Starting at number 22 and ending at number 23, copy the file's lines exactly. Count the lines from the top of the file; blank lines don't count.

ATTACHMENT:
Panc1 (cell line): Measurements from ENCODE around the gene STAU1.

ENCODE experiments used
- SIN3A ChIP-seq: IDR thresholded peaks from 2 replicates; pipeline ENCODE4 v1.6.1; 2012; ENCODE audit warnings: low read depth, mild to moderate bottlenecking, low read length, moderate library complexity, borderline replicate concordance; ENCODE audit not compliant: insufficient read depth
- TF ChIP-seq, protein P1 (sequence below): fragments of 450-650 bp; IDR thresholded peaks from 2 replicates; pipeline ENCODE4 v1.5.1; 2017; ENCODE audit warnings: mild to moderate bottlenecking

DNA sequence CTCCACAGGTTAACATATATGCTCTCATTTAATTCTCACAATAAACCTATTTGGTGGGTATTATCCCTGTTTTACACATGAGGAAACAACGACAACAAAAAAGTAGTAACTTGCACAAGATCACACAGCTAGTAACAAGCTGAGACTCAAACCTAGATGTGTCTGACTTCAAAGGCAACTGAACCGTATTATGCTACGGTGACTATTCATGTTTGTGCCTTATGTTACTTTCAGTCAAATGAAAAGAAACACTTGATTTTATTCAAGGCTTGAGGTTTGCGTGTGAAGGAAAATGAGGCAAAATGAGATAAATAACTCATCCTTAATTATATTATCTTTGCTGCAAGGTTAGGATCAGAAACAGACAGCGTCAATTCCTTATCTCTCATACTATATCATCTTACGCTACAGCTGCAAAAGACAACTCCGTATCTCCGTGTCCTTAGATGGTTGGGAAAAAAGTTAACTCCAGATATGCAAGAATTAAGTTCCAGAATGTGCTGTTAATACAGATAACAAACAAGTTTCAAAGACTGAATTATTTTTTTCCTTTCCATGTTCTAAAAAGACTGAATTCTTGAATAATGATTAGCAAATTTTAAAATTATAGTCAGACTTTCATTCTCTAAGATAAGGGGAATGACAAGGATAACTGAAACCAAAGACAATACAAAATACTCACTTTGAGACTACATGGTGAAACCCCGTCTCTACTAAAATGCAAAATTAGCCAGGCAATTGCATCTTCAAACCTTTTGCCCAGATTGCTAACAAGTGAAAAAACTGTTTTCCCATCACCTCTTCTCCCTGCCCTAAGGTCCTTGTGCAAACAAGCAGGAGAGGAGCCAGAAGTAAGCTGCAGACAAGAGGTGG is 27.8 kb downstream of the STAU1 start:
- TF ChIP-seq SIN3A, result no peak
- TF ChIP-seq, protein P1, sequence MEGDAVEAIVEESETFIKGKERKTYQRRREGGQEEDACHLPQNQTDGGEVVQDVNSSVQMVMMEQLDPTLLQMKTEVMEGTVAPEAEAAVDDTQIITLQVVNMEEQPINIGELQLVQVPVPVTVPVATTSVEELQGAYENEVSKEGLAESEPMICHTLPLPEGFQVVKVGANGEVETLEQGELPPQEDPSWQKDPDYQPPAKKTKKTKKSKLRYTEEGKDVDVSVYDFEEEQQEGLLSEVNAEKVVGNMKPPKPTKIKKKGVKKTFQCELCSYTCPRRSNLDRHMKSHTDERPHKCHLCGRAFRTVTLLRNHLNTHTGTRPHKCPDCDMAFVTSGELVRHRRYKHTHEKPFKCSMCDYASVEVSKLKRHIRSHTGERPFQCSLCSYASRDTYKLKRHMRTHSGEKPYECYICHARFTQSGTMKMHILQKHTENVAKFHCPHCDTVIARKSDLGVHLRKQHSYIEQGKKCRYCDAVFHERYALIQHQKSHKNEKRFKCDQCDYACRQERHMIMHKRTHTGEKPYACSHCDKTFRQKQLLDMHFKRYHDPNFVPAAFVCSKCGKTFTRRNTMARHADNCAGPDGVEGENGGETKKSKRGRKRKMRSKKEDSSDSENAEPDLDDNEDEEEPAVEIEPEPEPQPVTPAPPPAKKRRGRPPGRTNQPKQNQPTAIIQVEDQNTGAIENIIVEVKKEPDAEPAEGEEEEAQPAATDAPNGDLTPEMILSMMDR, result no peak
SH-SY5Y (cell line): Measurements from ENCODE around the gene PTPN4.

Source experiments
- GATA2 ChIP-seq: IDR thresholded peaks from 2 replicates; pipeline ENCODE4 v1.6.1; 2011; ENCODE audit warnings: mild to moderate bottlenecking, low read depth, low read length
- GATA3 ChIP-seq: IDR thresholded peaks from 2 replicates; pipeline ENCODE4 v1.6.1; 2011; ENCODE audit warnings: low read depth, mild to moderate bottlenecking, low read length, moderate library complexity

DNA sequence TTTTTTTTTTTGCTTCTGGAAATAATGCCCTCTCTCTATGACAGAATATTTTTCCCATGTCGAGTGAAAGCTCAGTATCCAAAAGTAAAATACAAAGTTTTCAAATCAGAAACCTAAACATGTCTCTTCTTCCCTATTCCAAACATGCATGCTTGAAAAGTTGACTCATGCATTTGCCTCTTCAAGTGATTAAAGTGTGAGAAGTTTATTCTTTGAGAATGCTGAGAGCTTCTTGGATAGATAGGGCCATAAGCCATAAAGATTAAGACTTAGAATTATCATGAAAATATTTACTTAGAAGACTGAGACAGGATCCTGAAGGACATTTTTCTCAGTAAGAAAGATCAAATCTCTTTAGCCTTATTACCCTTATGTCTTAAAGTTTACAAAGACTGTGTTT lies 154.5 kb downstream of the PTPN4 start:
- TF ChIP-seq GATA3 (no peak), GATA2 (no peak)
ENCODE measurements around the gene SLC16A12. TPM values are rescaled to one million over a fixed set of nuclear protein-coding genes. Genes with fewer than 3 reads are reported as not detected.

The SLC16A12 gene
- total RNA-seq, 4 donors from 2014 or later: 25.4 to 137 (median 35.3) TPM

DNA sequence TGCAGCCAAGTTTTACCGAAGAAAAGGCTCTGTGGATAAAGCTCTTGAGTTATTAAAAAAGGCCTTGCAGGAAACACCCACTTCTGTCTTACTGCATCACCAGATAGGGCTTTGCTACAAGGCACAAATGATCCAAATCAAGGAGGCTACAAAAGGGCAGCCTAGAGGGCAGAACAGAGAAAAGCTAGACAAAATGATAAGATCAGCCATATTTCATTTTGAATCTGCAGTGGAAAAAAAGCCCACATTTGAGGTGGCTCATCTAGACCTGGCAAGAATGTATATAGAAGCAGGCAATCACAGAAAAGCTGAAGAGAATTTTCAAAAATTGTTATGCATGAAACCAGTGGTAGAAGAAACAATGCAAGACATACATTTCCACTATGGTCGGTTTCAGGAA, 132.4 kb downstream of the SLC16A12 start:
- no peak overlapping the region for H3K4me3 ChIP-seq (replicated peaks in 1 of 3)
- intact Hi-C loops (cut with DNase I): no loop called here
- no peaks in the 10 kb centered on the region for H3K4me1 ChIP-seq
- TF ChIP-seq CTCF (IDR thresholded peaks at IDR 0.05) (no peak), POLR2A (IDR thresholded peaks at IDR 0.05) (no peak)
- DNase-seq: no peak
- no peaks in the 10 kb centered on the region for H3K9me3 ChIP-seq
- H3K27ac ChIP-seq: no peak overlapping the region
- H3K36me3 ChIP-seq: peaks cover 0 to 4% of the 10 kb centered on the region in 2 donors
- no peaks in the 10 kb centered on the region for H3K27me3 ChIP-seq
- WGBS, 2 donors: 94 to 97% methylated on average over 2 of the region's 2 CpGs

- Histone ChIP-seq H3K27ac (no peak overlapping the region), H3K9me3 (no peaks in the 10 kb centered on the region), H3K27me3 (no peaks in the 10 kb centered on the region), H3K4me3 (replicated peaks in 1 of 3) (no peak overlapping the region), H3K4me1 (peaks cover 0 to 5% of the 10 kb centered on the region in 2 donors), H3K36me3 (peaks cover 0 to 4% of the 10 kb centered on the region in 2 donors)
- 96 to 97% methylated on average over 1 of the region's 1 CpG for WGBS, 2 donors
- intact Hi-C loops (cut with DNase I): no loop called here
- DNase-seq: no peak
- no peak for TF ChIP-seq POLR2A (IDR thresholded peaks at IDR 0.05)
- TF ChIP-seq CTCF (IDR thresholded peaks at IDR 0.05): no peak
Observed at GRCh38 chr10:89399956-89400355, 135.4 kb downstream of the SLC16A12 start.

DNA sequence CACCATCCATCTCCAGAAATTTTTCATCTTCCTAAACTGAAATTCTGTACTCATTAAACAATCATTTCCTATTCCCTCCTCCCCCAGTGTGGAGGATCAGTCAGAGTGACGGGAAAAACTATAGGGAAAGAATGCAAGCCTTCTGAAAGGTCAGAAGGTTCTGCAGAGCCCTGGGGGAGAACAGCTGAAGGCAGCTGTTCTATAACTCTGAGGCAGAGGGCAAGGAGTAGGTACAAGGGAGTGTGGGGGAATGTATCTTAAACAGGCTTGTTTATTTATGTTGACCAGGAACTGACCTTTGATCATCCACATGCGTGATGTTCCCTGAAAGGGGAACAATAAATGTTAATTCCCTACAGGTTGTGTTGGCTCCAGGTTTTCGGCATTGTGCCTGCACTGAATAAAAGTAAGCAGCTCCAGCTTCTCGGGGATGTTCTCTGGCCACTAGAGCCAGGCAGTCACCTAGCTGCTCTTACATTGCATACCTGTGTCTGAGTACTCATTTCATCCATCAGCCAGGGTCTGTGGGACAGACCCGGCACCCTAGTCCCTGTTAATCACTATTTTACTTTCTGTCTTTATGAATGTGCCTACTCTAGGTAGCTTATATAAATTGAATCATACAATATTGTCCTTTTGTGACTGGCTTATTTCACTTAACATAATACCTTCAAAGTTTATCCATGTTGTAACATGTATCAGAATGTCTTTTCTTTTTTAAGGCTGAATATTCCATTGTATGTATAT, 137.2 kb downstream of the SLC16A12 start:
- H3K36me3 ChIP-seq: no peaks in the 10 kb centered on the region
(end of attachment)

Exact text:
- DNase-seq: no peak
- no peaks in the 10 kb centered on the region for H3K9me3 ChIP-seq